Spiritual Direction

We offer one-to-one Spiritual Direction.

Following the much lamented death of Georgie Simpson, a highly experienced spiritual guide/companion/director/accompanier, we are currently unable to offer immediate appointments at the Tower Room of St Michael in the North Gate, although that could be the venue for such meetings as can be arranged.  

It may well be that some appointemnts had already been made by Georgie, before her sudden illness and rapid decline, and we apologise to anyone who is in that position or was indeed undergoing such accompaniement in their spiritual journey with her, who has lost touch.  Georgie was someone who treated these privileged encounters with utter confidentiality, and kept no records of them, except in her mind and heart.

While we are happy to point you, or anyone interested in Spiritual Direction to The Oxford Diocesan Spiritual Direction Network's website ( SpiDir ) where you will be able to request a list of approved spiritual directors, and there are other wider resources available, you may find the long lists provided somewhat bewhildering, if not off-putting.  If that should be the case, please feel free to contact Georgie's husband and OCSG's administrator, Ben Simpson, who may be able to put you in touch with someone of appropriate gender or other situation, who will be able to advise you in a more sensitive way than 'sticking a pin into a list'.  But, if you are new to Spiritual Direction, or nervous about your own approaches to it, please read on:

Spiritual Direction: what is it?

Spiritual direction is the ancient and well-tested practice of being alongside another person in their deepening relationship with God. God seeks each of us where we are and spiritual direction is an invitation to develop this relationship whether we attend a church, mosque, synagogue, temple, or none of these. Crucially, it is about deepening the spiritual aspect of being human and is neither counselling nor psychotherapy. The ministry can be given by an ordained or lay person, male or female, and by people from a wide range of traditions.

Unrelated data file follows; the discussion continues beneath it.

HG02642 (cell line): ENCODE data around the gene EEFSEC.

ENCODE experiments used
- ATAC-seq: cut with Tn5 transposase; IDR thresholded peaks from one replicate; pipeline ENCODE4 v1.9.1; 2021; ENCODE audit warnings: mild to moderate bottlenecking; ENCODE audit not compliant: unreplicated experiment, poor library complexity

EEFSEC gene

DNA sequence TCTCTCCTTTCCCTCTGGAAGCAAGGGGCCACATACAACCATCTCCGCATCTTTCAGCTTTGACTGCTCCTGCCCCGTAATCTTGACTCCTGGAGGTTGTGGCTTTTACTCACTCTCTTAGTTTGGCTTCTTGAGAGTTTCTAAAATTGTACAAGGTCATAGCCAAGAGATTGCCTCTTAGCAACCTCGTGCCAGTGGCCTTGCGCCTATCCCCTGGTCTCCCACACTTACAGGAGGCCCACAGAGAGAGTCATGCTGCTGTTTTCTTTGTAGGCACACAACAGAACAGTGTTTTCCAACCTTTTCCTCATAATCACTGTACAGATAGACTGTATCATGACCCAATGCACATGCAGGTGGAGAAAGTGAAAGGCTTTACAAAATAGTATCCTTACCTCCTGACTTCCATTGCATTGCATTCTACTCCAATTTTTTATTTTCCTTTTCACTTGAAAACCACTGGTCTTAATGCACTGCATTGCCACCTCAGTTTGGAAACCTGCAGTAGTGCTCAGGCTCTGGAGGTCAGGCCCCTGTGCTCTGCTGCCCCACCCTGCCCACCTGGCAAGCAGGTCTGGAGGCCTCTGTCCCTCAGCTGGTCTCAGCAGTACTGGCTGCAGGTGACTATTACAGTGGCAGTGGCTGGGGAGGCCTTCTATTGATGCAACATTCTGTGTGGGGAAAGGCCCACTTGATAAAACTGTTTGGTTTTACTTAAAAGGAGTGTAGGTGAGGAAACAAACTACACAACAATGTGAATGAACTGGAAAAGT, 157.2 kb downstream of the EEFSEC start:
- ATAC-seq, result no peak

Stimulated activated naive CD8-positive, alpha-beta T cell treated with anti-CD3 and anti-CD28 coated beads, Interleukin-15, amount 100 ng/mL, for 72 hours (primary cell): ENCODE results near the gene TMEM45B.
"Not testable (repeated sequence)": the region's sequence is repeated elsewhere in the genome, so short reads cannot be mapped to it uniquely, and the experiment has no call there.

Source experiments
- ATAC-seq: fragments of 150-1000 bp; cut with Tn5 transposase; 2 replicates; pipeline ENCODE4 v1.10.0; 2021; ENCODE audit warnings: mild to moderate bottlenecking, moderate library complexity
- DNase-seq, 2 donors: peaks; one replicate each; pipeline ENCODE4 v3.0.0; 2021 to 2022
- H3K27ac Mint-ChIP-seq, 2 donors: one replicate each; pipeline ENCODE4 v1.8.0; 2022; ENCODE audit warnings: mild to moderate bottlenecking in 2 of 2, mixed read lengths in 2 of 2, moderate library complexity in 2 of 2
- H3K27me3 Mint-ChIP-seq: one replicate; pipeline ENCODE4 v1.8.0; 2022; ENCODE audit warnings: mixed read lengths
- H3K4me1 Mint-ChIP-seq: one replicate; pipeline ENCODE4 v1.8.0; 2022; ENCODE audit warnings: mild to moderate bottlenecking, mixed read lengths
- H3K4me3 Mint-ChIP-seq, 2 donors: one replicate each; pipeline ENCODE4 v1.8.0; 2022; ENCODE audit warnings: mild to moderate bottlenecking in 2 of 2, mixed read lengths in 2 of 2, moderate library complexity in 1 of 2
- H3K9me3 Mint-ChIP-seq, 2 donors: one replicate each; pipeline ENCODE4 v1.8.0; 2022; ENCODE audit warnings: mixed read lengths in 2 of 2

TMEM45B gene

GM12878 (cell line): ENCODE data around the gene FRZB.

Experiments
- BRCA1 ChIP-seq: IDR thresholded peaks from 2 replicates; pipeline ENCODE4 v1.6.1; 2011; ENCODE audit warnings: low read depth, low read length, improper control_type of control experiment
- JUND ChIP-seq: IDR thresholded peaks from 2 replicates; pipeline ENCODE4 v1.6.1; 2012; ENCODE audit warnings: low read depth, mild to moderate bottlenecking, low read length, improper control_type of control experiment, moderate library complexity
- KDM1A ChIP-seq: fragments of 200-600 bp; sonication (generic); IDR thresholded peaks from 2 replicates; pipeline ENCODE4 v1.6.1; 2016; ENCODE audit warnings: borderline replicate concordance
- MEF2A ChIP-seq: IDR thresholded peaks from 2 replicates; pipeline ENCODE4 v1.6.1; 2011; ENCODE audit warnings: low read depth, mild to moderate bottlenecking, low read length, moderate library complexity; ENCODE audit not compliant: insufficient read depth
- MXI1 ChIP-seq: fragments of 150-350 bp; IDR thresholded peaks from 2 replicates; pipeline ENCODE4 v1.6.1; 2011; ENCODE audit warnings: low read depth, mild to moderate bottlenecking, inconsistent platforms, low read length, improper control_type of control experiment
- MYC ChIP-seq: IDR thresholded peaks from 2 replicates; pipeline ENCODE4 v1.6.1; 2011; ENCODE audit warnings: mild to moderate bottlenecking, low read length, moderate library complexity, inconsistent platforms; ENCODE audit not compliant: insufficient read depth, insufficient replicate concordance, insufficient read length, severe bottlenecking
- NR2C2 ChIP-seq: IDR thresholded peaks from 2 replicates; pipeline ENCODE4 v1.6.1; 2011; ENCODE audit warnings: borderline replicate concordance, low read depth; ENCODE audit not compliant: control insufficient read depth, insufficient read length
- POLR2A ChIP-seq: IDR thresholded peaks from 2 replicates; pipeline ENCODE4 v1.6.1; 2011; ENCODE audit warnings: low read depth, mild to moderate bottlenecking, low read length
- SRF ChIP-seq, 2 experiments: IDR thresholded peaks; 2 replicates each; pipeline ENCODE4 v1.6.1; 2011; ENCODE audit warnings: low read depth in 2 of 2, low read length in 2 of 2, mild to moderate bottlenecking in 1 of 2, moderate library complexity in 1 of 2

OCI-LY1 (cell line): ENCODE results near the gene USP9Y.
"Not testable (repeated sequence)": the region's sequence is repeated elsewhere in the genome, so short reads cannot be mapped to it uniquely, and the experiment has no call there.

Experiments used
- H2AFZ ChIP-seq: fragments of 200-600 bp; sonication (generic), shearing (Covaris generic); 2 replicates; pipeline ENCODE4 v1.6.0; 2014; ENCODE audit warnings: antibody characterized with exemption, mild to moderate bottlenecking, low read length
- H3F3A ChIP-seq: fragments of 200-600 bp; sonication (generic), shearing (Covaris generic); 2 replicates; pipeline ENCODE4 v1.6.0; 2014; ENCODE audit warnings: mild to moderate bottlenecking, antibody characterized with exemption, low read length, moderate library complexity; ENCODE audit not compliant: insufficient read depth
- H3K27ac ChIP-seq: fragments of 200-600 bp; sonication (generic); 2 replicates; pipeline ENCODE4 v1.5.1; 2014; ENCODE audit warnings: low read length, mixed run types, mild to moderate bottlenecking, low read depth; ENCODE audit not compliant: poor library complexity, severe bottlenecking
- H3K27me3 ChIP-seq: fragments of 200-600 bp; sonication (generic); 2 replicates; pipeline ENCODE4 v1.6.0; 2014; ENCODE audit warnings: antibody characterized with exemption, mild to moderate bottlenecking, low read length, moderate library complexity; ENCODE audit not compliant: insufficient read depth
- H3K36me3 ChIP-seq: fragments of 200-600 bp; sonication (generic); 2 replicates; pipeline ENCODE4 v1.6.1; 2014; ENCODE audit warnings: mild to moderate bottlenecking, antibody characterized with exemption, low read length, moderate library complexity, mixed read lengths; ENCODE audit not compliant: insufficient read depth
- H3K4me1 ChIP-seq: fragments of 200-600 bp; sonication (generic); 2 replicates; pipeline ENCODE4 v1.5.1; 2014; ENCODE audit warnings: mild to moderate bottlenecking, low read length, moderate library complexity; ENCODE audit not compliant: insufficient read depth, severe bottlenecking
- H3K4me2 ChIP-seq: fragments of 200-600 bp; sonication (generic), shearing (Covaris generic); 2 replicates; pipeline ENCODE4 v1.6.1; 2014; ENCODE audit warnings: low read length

Spiritual direction is sometimes called prayer accompaniment or guidance. The Celts used the name anam cara or soul friend. ‘Direction’ takes place in the context of a confidential, one-to-one session, usually every four to six weeks.  The real spiritual director is God and the role of the human ‘director’ is not to tell others how to pray or what to do, but to listen attentively and encourage others to draw closer to God. The ministry of walking with another in their spiritual journey and their life of prayer is both a privilege and a responsibility and is given after extensive training and with on-going supervision.

Spiritual direction presumes that God is encountered in daily life. What the ‘directee’ brings to each session is entirely their choice and can be anything that affects their relationship with God. By reflecting deeply on our everyday experiences and sharing with God our joys and our sorrows, our hopes and our fears, we learn to recognize God’s gracious presence with us in our lives. This increasing awareness and discernment of God being with us at all times and in all places leads to spiritual growth.